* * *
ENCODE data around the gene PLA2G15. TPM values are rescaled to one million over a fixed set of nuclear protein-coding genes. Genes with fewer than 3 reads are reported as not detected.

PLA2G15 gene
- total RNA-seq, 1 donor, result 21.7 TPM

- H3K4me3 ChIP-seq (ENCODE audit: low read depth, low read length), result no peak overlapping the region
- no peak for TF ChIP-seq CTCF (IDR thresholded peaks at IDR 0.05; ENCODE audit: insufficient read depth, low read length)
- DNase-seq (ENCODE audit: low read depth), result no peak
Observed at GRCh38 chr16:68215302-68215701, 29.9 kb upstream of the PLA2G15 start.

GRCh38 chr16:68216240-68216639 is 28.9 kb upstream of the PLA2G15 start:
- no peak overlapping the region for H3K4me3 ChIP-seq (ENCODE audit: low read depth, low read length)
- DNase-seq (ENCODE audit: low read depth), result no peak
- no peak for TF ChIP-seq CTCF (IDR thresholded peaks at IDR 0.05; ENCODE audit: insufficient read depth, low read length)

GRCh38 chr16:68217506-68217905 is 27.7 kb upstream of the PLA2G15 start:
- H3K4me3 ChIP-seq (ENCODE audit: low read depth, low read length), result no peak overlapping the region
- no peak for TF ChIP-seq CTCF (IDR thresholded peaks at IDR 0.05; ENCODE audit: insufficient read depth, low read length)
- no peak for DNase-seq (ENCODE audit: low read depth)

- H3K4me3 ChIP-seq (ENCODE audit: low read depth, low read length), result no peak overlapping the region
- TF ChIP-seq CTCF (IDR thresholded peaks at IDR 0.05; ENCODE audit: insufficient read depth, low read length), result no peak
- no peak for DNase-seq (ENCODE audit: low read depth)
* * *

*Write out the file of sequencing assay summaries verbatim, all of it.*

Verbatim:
ENCODE data around the gene PLA2G15. TPM values are rescaled to one million over a fixed set of nuclear protein-coding genes. Genes with fewer than 3 reads are reported as not detected.

PLA2G15 gene
- total RNA-seq, 1 donor, result 21.7 TPM

- H3K4me3 ChIP-seq (ENCODE audit: low read depth, low read length), result no peak overlapping the region
- no peak for TF ChIP-seq CTCF (IDR thresholded peaks at IDR 0.05; ENCODE audit: insufficient read depth, low read length)
- DNase-seq (ENCODE audit: low read depth), result no peak
Observed at GRCh38 chr16:68215302-68215701, 29.9 kb upstream of the PLA2G15 start.

GRCh38 chr16:68216240-68216639 is 28.9 kb upstream of the PLA2G15 start:
- no peak overlapping the region for H3K4me3 ChIP-seq (ENCODE audit: low read depth, low read length)
- DNase-seq (ENCODE audit: low read depth), result no peak
- no peak for TF ChIP-seq CTCF (IDR thresholded peaks at IDR 0.05; ENCODE audit: insufficient read depth, low read length)

GRCh38 chr16:68217506-68217905 is 27.7 kb upstream of the PLA2G15 start:
- H3K4me3 ChIP-seq (ENCODE audit: low read depth, low read length), result no peak overlapping the region
- no peak for TF ChIP-seq CTCF (IDR thresholded peaks at IDR 0.05; ENCODE audit: insufficient read depth, low read length)
- no peak for DNase-seq (ENCODE audit: low read depth)

- H3K4me3 ChIP-seq (ENCODE audit: low read depth, low read length), result no peak overlapping the region
- TF ChIP-seq CTCF (IDR thresholded peaks at IDR 0.05; ENCODE audit: insufficient read depth, low read length), result no peak
- no peak for DNase-seq (ENCODE audit: low read depth)